Sunday, August 13, 2017

Mid August...

Summer is flying by. The boys summer baseball season is over and school will be starting soon. We are putting the wraps on summer projects and moving on to getting things prepared for harvest. Originally we would begin harvest Tuesday after Labor Day, but due to the cooler temperatures we may begin a week later. Our area continues to remain extremely dry. Our latest yield estimates indicate we will be 25-30% under last year's corn yields. As far as the soybeans we really have no clue on yield projections on those yet. They look like 70 bushel soybeans, but given the dry weather they may not be as good as they look. 

Stock-piling finely ground limestone to apply to a few of our farms this fall. We do this to adjust the soil pH down.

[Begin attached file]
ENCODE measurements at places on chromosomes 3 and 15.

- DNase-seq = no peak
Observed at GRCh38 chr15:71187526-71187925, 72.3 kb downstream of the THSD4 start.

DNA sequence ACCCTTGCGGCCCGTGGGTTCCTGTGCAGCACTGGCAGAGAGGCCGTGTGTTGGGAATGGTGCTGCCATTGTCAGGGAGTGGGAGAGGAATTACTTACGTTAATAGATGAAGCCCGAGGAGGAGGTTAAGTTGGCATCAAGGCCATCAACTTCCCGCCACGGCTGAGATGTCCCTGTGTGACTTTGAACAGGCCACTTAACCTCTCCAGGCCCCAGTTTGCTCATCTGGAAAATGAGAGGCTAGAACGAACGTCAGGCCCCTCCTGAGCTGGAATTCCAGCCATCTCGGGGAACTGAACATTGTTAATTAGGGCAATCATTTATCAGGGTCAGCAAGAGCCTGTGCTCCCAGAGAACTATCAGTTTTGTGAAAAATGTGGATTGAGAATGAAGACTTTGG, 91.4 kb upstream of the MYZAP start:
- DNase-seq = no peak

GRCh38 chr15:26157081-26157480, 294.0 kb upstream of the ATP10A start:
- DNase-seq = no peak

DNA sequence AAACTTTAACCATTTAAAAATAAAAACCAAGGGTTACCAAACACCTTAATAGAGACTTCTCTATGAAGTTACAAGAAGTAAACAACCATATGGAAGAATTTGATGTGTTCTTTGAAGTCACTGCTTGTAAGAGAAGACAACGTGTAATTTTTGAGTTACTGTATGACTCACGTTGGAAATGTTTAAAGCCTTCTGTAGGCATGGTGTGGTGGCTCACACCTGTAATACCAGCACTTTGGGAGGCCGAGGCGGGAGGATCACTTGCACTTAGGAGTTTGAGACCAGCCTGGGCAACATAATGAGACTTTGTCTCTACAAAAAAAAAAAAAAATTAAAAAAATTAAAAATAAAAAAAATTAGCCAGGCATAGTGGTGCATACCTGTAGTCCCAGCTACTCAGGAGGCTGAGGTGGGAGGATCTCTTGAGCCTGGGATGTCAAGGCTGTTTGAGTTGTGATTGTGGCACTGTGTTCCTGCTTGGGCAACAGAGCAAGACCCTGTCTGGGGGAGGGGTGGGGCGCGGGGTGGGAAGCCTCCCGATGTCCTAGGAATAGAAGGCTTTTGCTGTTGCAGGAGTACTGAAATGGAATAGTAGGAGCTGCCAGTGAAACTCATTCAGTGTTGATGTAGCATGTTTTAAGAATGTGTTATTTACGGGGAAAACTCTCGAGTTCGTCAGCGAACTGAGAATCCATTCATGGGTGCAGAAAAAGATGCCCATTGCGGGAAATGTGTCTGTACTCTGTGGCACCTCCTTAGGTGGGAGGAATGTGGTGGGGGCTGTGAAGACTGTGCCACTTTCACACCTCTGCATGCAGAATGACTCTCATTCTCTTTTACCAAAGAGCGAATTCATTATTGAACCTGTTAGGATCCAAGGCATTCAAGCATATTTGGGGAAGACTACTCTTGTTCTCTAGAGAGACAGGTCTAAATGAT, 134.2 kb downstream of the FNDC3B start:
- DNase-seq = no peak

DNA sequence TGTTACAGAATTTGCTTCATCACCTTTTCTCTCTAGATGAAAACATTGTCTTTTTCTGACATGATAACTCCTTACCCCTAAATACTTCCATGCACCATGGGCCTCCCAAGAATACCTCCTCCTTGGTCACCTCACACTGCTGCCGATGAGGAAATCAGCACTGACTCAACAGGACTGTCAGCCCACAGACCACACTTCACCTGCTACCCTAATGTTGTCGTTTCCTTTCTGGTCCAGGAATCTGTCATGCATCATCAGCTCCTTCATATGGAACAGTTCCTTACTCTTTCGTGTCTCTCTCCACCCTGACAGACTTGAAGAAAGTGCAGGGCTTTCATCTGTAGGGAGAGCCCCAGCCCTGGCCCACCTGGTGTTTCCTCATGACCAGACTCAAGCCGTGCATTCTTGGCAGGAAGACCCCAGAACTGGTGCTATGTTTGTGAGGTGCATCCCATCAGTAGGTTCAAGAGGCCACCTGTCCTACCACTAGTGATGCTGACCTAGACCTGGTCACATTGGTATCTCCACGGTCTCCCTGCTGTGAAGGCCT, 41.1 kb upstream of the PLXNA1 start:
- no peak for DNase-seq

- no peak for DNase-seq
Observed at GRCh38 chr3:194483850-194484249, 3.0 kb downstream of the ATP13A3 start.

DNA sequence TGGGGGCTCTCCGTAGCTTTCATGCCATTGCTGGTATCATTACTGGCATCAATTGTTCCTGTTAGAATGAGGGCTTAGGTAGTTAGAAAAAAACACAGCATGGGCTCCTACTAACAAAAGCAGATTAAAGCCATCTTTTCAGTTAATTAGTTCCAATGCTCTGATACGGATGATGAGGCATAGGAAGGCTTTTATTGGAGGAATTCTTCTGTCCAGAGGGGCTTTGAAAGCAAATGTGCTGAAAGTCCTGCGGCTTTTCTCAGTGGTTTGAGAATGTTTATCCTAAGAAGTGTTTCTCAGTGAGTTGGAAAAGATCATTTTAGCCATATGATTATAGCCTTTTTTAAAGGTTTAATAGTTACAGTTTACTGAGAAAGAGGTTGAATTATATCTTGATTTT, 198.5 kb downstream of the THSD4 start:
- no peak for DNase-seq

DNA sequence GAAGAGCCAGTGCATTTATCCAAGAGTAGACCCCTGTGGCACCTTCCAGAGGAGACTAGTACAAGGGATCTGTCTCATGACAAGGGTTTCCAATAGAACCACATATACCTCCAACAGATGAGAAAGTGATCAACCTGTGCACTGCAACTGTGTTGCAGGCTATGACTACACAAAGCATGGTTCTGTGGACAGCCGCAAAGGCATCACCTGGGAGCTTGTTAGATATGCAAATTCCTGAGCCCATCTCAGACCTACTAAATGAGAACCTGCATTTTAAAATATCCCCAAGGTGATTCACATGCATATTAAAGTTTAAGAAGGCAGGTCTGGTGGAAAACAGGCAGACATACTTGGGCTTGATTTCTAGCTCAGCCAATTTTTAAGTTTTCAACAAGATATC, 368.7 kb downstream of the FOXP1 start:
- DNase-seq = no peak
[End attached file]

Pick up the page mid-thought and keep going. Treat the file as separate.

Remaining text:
You're not seeing things, that's white corn we are growing this year. It will be harvested and put on a train bound for Mexico to be made into tortilla chips and taco shells.

A plant from our soybean planting population trial. This came from the 85,000 plants per acre area. Due to the spring rains, it was thinned down to 50,000. Look how it has branched out to compensate for the extra sunlight it has.

Raul Santos speaking to our Farmer to Farmer Peer Group we are a member of. Raul is a farmer from Mato Grasso, Brazil. He operates Lagon Dourada Farms. They primarily raise cattle, but are starting to grow soybeans. It was interesting listening him discuss the challenges they encounter raising the 5,400 acres of soybeans they grew this past year. 

This summer we are monitoring adult corn rootworm beetles in soybean fields. By knowing the populations we can make better corn seed decisions this winter. This yellow card is sticky and traps anything that lands on it. We switch these cards out weekly and keep a tally on what we catch. We will do this through mid September to ensure that the beetles aren't laying eggs in our soybean fields. If they lay eggs in our soybean fields, the odds are high that we will have corn rootworm larvae in the soil next spring. Those chew on our corn roots and cause yield damage.

Cleaning out the last of our grain bins.